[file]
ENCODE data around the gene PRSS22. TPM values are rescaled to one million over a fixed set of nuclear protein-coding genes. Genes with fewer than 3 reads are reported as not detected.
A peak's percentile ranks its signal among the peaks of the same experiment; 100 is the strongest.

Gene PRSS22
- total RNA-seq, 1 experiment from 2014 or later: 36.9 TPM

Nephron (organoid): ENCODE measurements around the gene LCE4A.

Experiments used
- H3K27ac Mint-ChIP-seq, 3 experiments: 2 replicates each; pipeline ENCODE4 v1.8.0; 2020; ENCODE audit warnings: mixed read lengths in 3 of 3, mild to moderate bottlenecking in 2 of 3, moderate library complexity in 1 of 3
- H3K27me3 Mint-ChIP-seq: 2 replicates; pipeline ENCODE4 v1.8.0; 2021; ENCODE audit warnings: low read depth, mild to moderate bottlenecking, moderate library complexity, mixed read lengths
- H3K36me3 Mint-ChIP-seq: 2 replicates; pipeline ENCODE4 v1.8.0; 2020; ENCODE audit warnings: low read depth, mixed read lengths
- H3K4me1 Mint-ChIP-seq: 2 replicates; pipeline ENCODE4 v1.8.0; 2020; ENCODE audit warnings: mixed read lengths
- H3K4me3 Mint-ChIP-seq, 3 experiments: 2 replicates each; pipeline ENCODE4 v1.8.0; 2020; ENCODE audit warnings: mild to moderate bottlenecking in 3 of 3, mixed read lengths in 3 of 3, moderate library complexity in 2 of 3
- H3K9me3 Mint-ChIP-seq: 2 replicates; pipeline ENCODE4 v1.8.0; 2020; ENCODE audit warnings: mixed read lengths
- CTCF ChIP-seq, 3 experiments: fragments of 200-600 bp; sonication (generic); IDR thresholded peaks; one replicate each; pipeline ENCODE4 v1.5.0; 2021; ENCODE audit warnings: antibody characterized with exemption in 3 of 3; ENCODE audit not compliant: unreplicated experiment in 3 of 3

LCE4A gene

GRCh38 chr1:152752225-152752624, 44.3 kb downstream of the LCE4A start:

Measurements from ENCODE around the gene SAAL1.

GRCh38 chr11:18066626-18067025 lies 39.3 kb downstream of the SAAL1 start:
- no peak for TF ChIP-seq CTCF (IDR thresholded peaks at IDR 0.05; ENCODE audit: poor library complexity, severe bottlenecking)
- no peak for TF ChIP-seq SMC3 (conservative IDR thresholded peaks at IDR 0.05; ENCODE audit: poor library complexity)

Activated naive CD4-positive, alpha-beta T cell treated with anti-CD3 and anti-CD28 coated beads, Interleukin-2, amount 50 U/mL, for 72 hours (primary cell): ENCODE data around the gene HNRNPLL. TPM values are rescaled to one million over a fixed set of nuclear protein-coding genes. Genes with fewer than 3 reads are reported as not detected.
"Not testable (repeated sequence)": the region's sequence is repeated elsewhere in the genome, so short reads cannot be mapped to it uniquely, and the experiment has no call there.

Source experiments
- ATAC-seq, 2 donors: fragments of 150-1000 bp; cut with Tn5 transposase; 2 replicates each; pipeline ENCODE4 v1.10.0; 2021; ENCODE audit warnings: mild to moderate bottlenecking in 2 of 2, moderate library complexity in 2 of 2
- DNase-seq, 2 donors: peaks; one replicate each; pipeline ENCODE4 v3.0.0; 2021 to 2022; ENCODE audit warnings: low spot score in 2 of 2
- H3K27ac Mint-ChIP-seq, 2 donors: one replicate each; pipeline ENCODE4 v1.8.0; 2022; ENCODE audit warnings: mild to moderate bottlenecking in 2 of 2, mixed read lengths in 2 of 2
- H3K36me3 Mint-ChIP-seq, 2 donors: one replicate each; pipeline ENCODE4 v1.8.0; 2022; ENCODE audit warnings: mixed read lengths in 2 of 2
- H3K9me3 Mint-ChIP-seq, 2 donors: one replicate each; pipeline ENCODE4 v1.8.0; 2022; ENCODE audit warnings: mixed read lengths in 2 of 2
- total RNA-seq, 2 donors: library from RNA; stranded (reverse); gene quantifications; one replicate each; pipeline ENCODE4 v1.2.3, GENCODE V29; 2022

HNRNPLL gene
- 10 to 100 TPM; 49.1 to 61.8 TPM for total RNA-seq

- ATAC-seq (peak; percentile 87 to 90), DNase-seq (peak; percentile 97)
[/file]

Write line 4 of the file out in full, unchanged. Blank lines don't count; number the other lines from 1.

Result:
- total RNA-seq, 1 experiment from 2014 or later: 36.9 TPM